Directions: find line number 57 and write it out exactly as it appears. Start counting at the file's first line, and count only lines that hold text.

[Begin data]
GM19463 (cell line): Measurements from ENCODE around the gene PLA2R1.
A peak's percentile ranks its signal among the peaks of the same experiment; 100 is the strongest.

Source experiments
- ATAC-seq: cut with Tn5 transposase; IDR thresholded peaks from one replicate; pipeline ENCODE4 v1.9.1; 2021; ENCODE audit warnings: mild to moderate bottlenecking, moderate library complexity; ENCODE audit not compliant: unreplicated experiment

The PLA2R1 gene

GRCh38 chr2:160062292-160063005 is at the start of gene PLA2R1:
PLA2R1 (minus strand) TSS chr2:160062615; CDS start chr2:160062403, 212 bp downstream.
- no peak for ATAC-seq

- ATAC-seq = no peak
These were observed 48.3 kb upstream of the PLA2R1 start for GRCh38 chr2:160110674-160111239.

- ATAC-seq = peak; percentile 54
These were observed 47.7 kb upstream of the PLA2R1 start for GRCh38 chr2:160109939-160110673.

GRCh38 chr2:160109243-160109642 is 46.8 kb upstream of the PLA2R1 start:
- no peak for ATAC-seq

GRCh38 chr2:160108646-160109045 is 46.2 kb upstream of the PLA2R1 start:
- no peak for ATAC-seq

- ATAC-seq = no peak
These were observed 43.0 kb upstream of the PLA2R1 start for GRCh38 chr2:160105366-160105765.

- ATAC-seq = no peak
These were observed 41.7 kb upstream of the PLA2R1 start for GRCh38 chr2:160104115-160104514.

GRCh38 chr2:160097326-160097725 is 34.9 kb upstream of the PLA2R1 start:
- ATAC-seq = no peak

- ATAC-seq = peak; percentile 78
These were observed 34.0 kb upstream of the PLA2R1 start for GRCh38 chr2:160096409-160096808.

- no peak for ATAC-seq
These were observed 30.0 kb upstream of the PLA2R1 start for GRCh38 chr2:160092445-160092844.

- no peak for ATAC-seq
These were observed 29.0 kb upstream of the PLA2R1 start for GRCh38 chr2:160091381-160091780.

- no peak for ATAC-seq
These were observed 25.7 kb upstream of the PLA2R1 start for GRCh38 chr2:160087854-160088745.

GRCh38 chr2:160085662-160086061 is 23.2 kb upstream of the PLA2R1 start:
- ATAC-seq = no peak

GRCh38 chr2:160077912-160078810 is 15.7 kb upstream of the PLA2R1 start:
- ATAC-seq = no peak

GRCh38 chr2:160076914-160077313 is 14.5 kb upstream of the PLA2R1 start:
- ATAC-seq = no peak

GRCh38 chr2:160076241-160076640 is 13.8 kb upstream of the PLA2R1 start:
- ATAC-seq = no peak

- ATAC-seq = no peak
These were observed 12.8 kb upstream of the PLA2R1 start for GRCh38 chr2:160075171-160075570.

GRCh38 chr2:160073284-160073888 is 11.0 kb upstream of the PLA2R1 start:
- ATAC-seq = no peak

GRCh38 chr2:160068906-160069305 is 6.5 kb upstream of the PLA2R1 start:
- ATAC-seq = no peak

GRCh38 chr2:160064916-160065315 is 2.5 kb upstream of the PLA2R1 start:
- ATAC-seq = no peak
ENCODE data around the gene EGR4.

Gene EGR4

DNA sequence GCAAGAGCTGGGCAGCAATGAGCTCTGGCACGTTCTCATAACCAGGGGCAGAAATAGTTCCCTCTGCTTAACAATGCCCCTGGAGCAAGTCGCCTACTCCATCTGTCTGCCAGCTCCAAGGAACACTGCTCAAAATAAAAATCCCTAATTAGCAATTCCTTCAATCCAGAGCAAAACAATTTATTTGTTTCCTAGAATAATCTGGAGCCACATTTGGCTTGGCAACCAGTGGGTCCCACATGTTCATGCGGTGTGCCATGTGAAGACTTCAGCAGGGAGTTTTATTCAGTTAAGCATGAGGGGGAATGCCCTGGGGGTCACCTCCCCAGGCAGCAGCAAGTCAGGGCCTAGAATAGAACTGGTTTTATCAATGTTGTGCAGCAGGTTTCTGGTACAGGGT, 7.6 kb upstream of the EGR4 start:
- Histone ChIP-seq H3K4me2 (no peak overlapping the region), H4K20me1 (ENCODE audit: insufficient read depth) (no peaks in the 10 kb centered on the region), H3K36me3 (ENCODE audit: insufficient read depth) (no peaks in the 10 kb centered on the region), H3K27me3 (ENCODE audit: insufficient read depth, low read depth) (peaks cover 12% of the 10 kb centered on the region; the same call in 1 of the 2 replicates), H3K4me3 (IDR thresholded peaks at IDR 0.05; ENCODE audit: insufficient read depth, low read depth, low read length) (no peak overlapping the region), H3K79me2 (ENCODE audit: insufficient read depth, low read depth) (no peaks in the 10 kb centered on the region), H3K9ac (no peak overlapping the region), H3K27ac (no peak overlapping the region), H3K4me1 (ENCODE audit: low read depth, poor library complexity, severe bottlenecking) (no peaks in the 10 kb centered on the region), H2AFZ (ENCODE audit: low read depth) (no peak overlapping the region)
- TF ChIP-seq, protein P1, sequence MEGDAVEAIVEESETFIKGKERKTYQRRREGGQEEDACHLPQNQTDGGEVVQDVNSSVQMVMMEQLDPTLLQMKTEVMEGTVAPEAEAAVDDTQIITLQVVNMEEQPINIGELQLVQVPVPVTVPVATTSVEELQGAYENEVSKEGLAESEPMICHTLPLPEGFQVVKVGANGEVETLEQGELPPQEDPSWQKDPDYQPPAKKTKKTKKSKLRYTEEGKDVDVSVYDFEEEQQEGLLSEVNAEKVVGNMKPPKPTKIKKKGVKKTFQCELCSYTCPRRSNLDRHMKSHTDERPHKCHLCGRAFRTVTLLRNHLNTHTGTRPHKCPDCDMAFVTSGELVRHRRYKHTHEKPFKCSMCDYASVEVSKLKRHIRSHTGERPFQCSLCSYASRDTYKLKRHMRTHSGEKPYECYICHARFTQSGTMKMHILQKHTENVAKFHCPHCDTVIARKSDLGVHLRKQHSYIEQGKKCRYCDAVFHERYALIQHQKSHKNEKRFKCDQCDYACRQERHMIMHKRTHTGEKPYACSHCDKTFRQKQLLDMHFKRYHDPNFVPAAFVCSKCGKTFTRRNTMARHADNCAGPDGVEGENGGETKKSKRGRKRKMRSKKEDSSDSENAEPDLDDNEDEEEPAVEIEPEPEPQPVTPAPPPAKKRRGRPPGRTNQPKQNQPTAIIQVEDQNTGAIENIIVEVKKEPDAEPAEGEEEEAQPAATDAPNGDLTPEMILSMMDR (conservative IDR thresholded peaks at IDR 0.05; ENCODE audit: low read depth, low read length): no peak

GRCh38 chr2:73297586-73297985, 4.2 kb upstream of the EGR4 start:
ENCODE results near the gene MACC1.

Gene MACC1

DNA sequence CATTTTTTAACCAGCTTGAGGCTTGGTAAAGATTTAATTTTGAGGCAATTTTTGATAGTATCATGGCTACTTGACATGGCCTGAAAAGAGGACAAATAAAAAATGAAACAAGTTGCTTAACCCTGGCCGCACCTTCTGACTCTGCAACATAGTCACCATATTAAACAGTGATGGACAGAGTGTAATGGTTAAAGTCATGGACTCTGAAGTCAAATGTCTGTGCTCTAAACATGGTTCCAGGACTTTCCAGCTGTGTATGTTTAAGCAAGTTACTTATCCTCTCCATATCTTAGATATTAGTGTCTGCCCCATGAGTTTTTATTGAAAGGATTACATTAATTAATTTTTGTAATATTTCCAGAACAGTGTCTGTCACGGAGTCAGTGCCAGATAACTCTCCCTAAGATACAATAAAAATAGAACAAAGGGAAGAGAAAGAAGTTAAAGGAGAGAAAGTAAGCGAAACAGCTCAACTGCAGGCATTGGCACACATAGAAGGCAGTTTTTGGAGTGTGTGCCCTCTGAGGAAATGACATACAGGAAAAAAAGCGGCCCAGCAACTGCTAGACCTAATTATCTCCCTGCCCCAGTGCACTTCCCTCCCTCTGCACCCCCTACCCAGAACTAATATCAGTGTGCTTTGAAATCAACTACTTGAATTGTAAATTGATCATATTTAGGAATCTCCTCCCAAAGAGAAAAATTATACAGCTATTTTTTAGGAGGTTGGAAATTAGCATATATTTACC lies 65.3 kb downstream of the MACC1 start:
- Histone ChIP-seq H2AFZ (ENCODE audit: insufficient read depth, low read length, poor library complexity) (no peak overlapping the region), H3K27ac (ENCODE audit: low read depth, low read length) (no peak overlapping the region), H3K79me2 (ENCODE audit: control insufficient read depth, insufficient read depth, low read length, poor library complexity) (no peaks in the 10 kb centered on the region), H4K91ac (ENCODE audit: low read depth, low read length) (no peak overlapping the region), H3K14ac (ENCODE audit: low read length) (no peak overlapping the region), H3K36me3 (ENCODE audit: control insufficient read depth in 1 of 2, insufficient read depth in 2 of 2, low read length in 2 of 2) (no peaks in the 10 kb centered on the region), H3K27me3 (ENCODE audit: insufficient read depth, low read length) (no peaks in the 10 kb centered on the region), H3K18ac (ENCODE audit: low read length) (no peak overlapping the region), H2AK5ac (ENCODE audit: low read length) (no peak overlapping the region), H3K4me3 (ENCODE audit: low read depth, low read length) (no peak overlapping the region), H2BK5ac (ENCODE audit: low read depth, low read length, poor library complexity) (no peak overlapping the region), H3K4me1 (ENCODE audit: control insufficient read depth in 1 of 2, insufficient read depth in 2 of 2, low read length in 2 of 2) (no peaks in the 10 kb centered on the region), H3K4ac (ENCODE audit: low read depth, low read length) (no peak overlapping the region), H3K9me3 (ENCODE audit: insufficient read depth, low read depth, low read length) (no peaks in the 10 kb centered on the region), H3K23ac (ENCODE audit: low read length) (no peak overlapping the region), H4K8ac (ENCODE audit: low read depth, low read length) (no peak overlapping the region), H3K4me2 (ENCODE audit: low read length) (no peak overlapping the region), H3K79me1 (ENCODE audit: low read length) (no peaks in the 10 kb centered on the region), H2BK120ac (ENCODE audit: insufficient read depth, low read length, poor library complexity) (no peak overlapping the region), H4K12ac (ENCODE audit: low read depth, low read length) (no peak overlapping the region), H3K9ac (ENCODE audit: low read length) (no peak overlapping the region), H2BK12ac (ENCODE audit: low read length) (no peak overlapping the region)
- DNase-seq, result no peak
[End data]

- DNase-seq, result no peak